Tangipahoa Parish, for example: Amite City was described as a strawberry-centered growing spot for truck farmers as far back as 1892. “Amite City is surrounded by a country which is an ideal one for perfect truck farming. It is considered to be the best in this whole section of the country. Straw berries…are produced in abundance and form the main shipments from this place to the markets North, West and South,” The Weekly Times-Democrat of New Orleans proclaimed in 1892. “The industry, truck farming, peculiar to this part of the country, is in its highest element of success in and around this town.” The strawberries grown in and around Amite City today might not be on truck farms, but the spirit of the market gardeners’ ingenuity lives on through sheer quantity — Tangipahoa Parish presently grows 79% of Louisiana’s strawberry crop. The ways in which seeds planted by truck farmers have sprouted into deeply rooted cultural phenomena will continue to grow, even as market gardens themselves are tilled over into the fertile soil of memory.

systems with refrigerated trucks spread tentacles across America, making moving produce long-distance simpler, and airlines took flight, eager to take shipments of produce in their bellies. In the span of a decade, large-scale, big business farming — complete with mechanization and lab-engineered chemical sprays, like herbicides — squashed the homespun truck farms in a David vs. Goliath battle that was over before it even began. “The thoroughbred truck farmer is, like the whooping crane, a vanishing breed...[and] truck farming as the sole source of income is becoming a scarce situation,” Kathy Tilley wrote for The Town Talk in 1971. “The shrinking truck farm industry is directly related to labor problems. The small farmer can’t afford mechanical harvesters and at the same time manual labor is not available in abundance. Competition is another problem, not rivalry between local farmers but crops imported from other areas.” Even still, the crop-based culture built by truck farmers — where local residents celebrate produce that’s special to their area — hasn’t faded with time. Take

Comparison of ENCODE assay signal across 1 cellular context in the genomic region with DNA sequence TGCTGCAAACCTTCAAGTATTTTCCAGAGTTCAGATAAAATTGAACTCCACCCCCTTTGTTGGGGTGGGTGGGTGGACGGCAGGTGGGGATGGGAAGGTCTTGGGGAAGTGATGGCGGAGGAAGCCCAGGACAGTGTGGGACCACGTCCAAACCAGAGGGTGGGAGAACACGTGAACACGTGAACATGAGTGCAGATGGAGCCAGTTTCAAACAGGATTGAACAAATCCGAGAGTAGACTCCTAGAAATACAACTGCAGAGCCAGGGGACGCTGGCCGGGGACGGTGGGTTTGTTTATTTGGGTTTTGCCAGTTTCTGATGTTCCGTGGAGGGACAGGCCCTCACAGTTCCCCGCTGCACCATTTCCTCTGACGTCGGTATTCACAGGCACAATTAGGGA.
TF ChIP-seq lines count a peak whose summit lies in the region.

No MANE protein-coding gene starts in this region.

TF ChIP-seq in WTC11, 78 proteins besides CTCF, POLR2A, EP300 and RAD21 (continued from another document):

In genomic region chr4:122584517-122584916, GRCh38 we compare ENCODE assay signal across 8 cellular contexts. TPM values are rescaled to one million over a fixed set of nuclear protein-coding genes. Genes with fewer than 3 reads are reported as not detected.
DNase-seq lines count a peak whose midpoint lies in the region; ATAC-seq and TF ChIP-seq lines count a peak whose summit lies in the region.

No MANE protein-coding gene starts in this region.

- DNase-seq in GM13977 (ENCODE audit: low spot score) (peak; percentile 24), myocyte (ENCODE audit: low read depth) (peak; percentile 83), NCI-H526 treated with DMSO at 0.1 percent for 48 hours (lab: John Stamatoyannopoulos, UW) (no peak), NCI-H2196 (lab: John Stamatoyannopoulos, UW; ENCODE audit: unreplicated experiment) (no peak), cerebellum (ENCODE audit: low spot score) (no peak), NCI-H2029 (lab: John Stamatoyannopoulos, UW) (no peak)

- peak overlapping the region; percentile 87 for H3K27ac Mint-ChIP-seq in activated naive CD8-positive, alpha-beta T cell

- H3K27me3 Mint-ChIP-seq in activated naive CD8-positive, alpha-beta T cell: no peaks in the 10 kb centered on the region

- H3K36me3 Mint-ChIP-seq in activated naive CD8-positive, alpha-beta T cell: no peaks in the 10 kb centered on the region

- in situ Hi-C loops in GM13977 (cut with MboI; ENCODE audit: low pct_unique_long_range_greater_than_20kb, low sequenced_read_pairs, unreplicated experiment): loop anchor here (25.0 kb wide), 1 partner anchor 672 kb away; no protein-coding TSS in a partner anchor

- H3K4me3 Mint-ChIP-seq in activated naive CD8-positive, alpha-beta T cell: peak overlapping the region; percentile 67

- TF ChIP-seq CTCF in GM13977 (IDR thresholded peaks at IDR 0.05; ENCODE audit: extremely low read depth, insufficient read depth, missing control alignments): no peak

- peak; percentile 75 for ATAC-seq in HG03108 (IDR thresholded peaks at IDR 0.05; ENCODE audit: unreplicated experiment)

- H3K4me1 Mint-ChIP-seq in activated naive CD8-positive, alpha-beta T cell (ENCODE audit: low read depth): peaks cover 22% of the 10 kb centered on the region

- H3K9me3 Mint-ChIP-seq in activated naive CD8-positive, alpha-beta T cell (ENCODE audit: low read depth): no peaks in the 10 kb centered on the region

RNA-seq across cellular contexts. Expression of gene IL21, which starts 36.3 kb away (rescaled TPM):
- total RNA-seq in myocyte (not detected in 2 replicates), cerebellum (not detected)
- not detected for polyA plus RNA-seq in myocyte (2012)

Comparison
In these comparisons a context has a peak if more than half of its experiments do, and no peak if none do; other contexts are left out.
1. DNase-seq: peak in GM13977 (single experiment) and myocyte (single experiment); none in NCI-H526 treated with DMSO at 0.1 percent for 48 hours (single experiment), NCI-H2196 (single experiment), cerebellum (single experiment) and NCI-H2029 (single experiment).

helped move prone-to-rotting fruits and vegetables longer distances, truck farm produce was also eventually carted out of Louisiana to wholesalers nationwide — though the emphasis on local-first sales never waivered when compared to the gambit of out-of-state shipping. “At present, satsuma oranges are moving to markets in large express shipping from Oakdale. Saturday one dozen crates left for northern markets carrying fine samples of the Oakdale fruit. This fruit was shipped from the John J. Seily truck farm of Oakdale and according to report are of the best on the market,” detailed a 1929 Clarion-News article about the bounty being hauled out of the small Allen Parish community. “The truck farm...contains around 105 bearing trees...[with] an average of 500 orange or more. They are now good and ripe and will be harvested within the next two weeks. Already many crates have been sold to local markets.” By the 1950s and 1960s, though, the small-is-good, market-selling ethos of truck farms found itself beginning to look like a relic of the recent past as highway

A Bunch More About Onions ARROW-CIRCLE-RIGHT Spring onions are known as shallots in many parts of Louisiana. Young onions that are harvested before they have fully matured, spring onions have a bulbous white base that looks a bit like a mini onion. The have a mild, slightly sweet onion flavor. ARROW-CIRCLE-RIGHT Green onions , also known as scallions , are also sometimes referred to as shallots , especially in New Orleans. These onions are harvested when they are very young and have not yet formed a bulb. The white bottom part is usually firmer than the green top and has a more intense flavor, while the green part is milder tasting with a more delicate texture. The green part can also be used raw as a garnish — and is often used as a topping for a whole host of Cajun and Creole dishes, like crawfish etouffée and jambalaya. ARROW-CIRCLE-RIGHT Shallots are another form of onion altogether. They have a more complex and nuanced flavor than green onions do, with a subtle sweetness and a hint of garlic-like flavor. Their flesh is whitish-purple. Shallots do form a bulb, which is made up of multiple cloves similar to garlic. Shallots are grown in many parts of the world, but they are particularly associated with France, where they are an important ingredient in classic French cuisine — and are always found in the culinary arsenal of gourmet chefs in any country. Dried shallots are typically sold as a spice, while fresh shallots are sold as whole bulbs, with the brown papery skin intact. You can find them in the produce department alongside onions and garlic. 21 WWW.ROUSES.COM ARROW-CIRCLE-RIGHT A leek and a green onion are related, but they are not the same thing. Leeks have a mellower, less tangy flavor compared to most varieties of onions, with a subtle hint of garlic.